Coach or a hoax

Testing this tool.



1/8/2022 0 min read

When two middle-class ladies from the early and mid-1900th century started to hassle with Carl Jung's psychological theories, they didn't understand what kind of disservice they did for the whole psychometric testing. Myers-Briggs is currently and surprisingly still widely used but even more widely refuted due to the lack of scientific evidence and validated methods.

I couldn't stop laughing when I read this statement by psychometric specialist Robert Hogan: "Most personality psychologists regard the MBTI as little more than an elaborate Chinese fortune cookie ..."

Putting people in small four-letter boxes is an unethical and horrible practice. It is like using animals to test cosmetics. It tries to cover the ugly face of truth: this is for making money, not to make you beautiful.  Every person is different, and only Ford managed to sell us the idea of every colour is available as long as it's black. And in the US, that's the only black that matters. Money.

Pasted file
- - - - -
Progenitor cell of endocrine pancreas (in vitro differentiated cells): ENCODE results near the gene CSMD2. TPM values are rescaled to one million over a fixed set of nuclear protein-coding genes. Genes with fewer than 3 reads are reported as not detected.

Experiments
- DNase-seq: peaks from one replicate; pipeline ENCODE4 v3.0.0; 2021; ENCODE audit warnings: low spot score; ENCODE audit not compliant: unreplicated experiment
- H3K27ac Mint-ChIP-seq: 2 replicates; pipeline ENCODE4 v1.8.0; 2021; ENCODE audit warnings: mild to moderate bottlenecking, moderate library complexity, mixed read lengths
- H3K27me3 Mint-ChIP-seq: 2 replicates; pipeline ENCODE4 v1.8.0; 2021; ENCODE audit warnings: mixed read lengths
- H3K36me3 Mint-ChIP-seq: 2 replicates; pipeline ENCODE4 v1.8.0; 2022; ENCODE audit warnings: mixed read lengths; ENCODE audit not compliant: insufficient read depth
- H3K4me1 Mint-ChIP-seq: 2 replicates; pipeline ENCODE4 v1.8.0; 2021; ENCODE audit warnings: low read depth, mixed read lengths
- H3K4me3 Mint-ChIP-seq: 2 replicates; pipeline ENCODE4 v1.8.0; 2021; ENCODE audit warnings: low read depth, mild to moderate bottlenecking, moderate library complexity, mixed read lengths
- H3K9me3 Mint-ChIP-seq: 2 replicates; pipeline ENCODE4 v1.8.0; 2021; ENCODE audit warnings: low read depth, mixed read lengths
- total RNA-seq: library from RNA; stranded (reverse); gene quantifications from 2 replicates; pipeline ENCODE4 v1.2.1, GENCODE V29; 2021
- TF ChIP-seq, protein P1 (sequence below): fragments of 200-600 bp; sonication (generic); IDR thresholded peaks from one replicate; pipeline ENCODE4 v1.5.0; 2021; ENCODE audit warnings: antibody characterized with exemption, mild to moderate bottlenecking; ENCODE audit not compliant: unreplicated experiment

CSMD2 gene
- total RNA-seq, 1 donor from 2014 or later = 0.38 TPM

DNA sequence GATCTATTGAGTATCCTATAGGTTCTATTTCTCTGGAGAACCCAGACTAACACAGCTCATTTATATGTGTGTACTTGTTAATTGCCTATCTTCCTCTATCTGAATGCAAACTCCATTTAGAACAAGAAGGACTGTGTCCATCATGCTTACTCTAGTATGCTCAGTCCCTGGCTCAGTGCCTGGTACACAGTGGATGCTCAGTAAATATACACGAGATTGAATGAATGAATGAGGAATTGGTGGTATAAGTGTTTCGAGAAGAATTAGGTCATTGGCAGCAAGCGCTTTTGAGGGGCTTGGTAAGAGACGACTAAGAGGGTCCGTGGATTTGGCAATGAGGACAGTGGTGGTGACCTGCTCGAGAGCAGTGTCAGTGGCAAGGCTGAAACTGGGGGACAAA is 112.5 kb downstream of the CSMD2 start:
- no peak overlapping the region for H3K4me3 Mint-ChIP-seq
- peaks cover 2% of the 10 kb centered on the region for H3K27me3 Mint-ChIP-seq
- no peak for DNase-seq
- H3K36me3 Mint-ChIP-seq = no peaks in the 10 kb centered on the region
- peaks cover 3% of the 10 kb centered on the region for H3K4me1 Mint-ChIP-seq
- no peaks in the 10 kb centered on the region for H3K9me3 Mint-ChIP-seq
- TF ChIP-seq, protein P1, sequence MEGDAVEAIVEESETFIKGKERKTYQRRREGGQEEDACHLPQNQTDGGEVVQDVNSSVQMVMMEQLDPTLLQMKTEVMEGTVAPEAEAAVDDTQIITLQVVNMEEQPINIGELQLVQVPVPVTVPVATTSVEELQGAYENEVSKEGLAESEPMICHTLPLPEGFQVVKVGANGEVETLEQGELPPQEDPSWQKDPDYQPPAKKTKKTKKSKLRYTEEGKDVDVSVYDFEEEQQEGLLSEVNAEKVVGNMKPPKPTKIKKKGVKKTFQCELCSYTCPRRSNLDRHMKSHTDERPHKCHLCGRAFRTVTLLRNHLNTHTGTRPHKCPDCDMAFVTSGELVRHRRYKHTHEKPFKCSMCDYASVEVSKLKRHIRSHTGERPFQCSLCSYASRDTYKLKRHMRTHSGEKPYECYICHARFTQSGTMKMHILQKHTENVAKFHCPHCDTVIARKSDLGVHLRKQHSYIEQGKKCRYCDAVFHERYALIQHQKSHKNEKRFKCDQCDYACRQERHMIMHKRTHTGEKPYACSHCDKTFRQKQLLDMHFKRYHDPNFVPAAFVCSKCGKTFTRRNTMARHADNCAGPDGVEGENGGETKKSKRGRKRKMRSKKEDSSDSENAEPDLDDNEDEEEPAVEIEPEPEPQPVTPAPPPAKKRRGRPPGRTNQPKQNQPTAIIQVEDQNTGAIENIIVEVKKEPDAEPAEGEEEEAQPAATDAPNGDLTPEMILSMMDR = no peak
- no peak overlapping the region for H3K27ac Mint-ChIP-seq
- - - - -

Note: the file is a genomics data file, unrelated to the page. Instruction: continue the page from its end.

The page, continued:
Myers-Briggs has become a snake oil emporium selling nonsense to big and small corporates making money and faking science. How convenient.

When it comes to helping people to understand themselves and others better, there is no easy road to success. No four-letter foolery can help. Every coach knows that only empathy, compassion and wisdom are the tools that work.

Playing with so called personality types and putting labels on the foreheads is just plain wrong and patronising. It is a sign of mental laziness hiding behind these fortune cookies.

People deserve more: they deserve to be treated as individuals, understood as human beings and respected as equal members of society. A coach who is not curious and enthusiastic about their coachee as an individual with a unique opportunity to grow and shine is not a coach but a hoax.

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